Our new cryo oven and Induction cooktop have been installed. The electrician had to bring in a heavy cable to handle the extra power needed for the cooktop and in doing that had to drop the cable down an exterior cavity wall. He drilled a hole into the cavity wall where he figured the cable would be, but miscalculated and actually drilled through the wrong wall and ended up making a large hole in our bedroom wall. He did say he was sorry, but didn't reduce the $300 bill. Both the oven and the cooktop are working well, but there are a few things to learn about operating and cleaning both of them.

Sunday, February 21, 2010

Harry's Hardware

Harry’s hardware is really called Attadale Hardware and Harry has been running it seven days a week for 25 years serving the good people of Attadale.

The store is a mere 100m2 and packed with goodies to rival Bunnings and other monster stores. Harry doesn’t do lawnmowers, edgers, whipper-snippers and other petrol or electric garden tools….he leaves the warranty problems on such gear to places like Bunnings.

I have known Harry for around 15 years and actually taught both his lovely daughters at Willetton SHS.

He has an incredible gift of remembering names, number plates and telephone numbers. Of his roughly 1,000 loyal customers he reckons he remembers about 98% of their names and this shows when one visits Harry’s Hardware. It is certainly good business when a business proprietor addresses you by name as you enter their store.

People come back and don’t quibble about prices when they get good advice on a job or product. Harry even lends out his personal tools to home handymen and gals to ensure they get the job done with the least hassle.

We are shareholders in Bunnings and because of that we hope the Bunnings empire prospers, however if you are after some long out of date bit, Harry either has it or can get it for you. He is one of the very few hardware stores who will sell you individual screws etc rather selling a blister pack.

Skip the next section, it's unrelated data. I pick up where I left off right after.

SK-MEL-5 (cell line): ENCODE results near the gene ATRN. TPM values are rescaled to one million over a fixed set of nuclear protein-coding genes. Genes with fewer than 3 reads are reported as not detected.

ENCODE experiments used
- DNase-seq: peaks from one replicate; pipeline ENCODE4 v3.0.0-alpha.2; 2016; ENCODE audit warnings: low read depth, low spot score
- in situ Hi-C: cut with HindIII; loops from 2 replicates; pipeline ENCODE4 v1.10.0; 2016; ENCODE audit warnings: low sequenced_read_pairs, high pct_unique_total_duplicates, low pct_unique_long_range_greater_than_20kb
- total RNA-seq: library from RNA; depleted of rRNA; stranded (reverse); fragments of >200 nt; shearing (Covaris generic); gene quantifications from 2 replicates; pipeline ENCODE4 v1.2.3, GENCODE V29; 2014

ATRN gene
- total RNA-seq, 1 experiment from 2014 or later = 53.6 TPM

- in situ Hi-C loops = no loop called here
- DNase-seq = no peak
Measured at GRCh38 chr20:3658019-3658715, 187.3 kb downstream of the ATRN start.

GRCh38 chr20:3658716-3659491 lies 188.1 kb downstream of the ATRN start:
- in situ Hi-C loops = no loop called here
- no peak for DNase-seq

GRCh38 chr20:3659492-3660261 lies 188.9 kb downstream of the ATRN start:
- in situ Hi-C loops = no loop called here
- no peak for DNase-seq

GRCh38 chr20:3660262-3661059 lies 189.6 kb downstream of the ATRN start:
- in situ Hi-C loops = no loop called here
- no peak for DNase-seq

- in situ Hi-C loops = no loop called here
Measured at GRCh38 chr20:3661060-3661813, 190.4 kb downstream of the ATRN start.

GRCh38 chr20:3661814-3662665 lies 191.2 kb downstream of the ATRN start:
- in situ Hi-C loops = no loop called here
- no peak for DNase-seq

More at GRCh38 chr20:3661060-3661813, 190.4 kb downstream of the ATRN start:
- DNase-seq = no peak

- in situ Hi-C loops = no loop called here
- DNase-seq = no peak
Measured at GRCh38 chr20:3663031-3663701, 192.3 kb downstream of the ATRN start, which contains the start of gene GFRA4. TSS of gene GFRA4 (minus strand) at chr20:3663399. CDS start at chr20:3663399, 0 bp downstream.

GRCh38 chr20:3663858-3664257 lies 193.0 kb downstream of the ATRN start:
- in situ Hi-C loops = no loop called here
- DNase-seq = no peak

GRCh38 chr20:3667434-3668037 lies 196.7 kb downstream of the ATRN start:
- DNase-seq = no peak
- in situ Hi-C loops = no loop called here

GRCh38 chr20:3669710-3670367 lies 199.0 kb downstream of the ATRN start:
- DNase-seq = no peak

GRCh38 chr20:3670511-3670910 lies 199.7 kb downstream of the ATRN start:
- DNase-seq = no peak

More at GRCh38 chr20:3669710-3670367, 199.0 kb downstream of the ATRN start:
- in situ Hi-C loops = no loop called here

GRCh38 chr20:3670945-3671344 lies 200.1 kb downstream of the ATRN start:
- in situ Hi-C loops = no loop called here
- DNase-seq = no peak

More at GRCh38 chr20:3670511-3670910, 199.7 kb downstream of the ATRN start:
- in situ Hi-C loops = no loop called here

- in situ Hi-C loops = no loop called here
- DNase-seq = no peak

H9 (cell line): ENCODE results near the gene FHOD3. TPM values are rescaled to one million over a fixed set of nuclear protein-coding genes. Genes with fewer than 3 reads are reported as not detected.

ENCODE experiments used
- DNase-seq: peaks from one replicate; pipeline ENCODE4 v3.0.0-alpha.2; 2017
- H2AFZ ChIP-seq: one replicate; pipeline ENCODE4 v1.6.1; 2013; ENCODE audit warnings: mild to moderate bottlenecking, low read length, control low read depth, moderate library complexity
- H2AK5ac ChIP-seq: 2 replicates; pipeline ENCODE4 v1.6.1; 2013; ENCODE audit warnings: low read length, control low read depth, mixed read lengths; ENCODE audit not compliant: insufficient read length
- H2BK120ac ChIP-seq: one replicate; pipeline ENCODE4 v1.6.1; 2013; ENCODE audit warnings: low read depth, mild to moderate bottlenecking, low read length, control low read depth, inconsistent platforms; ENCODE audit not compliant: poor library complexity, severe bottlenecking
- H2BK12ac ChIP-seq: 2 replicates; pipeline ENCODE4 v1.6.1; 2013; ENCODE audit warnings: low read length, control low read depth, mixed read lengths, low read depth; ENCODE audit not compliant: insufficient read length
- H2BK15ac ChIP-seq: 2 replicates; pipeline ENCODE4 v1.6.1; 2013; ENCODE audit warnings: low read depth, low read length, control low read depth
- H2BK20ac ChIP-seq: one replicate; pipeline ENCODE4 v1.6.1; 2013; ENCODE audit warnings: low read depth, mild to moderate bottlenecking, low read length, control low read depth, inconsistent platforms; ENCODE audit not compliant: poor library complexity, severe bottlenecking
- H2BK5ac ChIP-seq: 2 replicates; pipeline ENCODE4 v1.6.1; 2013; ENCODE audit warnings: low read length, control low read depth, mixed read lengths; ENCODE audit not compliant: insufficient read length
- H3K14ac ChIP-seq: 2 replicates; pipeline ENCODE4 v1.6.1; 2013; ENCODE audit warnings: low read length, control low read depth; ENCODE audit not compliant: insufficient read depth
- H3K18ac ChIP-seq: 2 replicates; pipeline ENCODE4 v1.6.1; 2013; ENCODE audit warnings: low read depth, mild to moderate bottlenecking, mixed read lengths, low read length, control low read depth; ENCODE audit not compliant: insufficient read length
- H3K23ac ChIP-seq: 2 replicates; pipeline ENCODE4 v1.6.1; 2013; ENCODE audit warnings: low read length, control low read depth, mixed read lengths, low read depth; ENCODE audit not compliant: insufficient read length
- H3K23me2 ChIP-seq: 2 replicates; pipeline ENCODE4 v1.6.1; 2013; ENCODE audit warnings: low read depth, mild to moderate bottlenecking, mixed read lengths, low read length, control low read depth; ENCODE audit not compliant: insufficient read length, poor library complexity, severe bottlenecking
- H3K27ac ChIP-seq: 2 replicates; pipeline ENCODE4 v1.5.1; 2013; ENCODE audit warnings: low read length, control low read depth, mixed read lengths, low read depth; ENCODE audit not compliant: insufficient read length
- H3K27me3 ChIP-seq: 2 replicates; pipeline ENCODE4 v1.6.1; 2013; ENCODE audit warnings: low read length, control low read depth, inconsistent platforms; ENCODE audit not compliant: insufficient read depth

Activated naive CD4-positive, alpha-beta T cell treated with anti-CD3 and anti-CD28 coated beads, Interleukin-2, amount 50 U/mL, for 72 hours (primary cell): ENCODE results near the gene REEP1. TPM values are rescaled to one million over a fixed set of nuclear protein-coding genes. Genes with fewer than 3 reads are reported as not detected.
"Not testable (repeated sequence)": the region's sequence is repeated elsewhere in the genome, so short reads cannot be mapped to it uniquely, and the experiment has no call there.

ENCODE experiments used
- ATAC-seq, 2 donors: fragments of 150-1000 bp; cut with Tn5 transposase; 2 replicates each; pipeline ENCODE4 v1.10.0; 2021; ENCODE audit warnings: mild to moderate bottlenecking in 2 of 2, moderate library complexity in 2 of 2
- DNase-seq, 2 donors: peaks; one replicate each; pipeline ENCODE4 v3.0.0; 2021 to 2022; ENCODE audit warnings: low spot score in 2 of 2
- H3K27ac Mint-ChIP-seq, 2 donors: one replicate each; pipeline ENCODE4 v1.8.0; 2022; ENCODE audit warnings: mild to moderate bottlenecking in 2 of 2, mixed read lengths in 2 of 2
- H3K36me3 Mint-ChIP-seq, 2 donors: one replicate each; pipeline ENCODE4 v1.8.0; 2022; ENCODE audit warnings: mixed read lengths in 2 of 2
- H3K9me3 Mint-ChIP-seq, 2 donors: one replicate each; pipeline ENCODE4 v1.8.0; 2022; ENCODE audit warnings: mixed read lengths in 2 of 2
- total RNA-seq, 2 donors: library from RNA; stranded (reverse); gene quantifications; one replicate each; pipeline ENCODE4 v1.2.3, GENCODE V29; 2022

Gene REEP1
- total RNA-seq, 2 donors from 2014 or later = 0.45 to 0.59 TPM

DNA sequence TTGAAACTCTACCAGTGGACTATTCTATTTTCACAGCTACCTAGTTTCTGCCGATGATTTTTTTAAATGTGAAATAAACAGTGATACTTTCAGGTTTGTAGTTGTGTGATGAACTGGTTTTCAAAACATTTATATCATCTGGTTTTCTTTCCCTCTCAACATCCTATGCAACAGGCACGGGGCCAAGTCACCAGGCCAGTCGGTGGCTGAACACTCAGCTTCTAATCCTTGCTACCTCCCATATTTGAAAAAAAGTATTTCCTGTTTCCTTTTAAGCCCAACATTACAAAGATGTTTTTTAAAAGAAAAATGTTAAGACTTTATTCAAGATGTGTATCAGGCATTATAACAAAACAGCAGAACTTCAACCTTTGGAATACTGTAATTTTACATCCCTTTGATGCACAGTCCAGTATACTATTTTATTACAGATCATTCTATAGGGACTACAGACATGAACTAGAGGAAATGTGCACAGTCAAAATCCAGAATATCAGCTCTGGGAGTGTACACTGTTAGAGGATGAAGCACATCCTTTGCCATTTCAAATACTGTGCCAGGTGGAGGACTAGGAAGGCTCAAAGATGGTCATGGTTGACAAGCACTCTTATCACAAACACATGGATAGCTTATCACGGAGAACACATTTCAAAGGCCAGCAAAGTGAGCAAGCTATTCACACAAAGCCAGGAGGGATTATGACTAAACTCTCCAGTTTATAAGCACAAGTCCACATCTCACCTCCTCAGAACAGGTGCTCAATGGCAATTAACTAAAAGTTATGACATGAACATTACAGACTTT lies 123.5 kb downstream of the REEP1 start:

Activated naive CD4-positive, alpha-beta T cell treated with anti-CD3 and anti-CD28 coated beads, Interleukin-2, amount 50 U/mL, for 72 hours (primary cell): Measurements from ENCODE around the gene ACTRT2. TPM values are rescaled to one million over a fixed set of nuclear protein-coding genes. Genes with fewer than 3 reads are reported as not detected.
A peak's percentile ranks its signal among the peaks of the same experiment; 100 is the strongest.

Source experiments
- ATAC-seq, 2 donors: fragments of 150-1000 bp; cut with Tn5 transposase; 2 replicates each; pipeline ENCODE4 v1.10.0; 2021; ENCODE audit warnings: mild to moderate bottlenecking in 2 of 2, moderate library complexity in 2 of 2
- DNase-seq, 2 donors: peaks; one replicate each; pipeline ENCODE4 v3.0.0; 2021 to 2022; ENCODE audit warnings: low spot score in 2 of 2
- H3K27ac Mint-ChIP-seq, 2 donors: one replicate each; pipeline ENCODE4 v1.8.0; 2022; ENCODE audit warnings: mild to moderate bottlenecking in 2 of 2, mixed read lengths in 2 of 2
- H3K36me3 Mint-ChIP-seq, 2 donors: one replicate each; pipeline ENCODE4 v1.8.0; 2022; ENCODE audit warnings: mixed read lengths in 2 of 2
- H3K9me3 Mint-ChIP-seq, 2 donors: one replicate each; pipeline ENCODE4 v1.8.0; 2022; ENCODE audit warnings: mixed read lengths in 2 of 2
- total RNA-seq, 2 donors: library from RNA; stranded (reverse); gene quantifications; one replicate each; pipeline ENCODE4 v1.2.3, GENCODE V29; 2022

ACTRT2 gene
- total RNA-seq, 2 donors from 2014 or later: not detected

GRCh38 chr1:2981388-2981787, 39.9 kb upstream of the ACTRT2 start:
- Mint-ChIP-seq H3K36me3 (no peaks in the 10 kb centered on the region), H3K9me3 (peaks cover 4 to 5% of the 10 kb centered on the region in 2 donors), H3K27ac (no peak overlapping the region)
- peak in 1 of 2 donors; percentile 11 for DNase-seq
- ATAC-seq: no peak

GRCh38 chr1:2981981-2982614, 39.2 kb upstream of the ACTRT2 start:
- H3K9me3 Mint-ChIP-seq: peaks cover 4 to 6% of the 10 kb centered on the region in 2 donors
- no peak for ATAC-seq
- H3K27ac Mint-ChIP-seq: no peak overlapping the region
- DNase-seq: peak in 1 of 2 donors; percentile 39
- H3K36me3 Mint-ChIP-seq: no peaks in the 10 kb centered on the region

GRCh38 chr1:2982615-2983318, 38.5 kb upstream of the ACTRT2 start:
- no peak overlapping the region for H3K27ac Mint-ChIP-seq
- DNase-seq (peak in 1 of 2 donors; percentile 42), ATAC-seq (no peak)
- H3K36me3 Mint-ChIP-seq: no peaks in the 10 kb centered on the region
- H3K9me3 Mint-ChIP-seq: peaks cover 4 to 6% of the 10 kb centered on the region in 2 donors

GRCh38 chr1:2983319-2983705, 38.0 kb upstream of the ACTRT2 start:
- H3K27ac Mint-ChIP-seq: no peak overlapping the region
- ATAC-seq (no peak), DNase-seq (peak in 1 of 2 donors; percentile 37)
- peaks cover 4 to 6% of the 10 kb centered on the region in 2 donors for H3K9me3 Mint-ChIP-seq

Because of Harry's location at some distance from the big hardware stores and the personal service shoppers get, his store is not going to be squeezed out by the big boys.

I’m more than a bit sorry that we no longer live close to HH.

Thursday, February 18, 2010

Insurance adjusters

This morning Joan is off to St John's hospital to have her PICC line flushed and redressed. She is also going to drop in on her GP with a letter from our travel insurance company. When Joan was diagnosed with advanced bowel, liver and lung cancer in December, we cancelled a cruise we were booked on in January and Joan commenced Chemotherapy almost immediately. We made a claim for refund of the fares which was supported by a document from her GP outlining the reasons and the diagnosis.

The letter from the insurance company asks for a further detailed report from the GP showing all medications, treatment and advice given to Joan over the 90 day period from 14/06/2009 - 14/09/2009. Insurance Adjusters!

Today we are having a new oven and glass top induction cook-top delivered. We were sick of cleaning the many surfaces of a gas cook-top. The induction cook top is amazing. Where the cooking pot stands, only the pot gets hot. Paper towelling can be used under the pot without any fear of it catching on fire. Can't wait to get cooking on that!

Monday, February 15, 2010

Senile regression

Pauline Hanson is grabbing doogs* and leaving Australia to live in the UK. She is known throughout Australia as the woman who owned a fish and chip shop (and that's no shame!) who ran for Federal Parliament on a platform of anti- immigration, mainly directed at Asian immigration and formed the One Nation Party. Her party and policies appealed to a wide range of 'real Aussies' who were a bit afraid of the 'Yellow Peril'.

Her success was the one reason that the two main parties in Federal Parliament sort of worked together to put her down. It worked. She never got back into politics and is now going to become an emigrant herself, heading off to the UK which has no problems with immigration...oh yeah?